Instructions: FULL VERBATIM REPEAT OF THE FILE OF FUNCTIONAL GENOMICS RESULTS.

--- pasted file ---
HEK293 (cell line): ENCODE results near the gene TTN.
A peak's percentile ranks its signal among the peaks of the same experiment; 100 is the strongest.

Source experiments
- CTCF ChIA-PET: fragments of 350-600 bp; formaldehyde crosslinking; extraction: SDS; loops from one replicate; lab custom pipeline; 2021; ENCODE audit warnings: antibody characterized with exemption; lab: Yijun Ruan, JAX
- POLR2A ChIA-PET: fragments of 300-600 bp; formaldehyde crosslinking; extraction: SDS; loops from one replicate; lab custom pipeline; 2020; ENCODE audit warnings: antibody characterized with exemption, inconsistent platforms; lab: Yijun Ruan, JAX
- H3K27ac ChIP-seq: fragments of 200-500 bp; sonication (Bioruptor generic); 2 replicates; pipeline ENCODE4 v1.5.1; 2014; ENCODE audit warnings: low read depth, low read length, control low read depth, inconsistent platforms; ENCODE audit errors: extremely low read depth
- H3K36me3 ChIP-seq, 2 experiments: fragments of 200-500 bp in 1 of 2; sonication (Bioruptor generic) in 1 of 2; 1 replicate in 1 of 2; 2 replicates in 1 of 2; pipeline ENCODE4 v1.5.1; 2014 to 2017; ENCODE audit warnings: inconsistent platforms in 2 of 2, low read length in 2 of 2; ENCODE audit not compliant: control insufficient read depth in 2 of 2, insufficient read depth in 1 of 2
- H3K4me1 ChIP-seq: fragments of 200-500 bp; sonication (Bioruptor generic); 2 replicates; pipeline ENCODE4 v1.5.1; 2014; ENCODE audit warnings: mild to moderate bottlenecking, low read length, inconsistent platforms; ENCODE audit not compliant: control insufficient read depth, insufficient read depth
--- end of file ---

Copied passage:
HEK293 (cell line): ENCODE results near the gene TTN.
A peak's percentile ranks its signal among the peaks of the same experiment; 100 is the strongest.

Source experiments
- CTCF ChIA-PET: fragments of 350-600 bp; formaldehyde crosslinking; extraction: SDS; loops from one replicate; lab custom pipeline; 2021; ENCODE audit warnings: antibody characterized with exemption; lab: Yijun Ruan, JAX
- POLR2A ChIA-PET: fragments of 300-600 bp; formaldehyde crosslinking; extraction: SDS; loops from one replicate; lab custom pipeline; 2020; ENCODE audit warnings: antibody characterized with exemption, inconsistent platforms; lab: Yijun Ruan, JAX
- H3K27ac ChIP-seq: fragments of 200-500 bp; sonication (Bioruptor generic); 2 replicates; pipeline ENCODE4 v1.5.1; 2014; ENCODE audit warnings: low read depth, low read length, control low read depth, inconsistent platforms; ENCODE audit errors: extremely low read depth
- H3K36me3 ChIP-seq, 2 experiments: fragments of 200-500 bp in 1 of 2; sonication (Bioruptor generic) in 1 of 2; 1 replicate in 1 of 2; 2 replicates in 1 of 2; pipeline ENCODE4 v1.5.1; 2014 to 2017; ENCODE audit warnings: inconsistent platforms in 2 of 2, low read length in 2 of 2; ENCODE audit not compliant: control insufficient read depth in 2 of 2, insufficient read depth in 1 of 2
- H3K4me1 ChIP-seq: fragments of 200-500 bp; sonication (Bioruptor generic); 2 replicates; pipeline ENCODE4 v1.5.1; 2014; ENCODE audit warnings: mild to moderate bottlenecking, low read length, inconsistent platforms; ENCODE audit not compliant: control insufficient read depth, insufficient read depth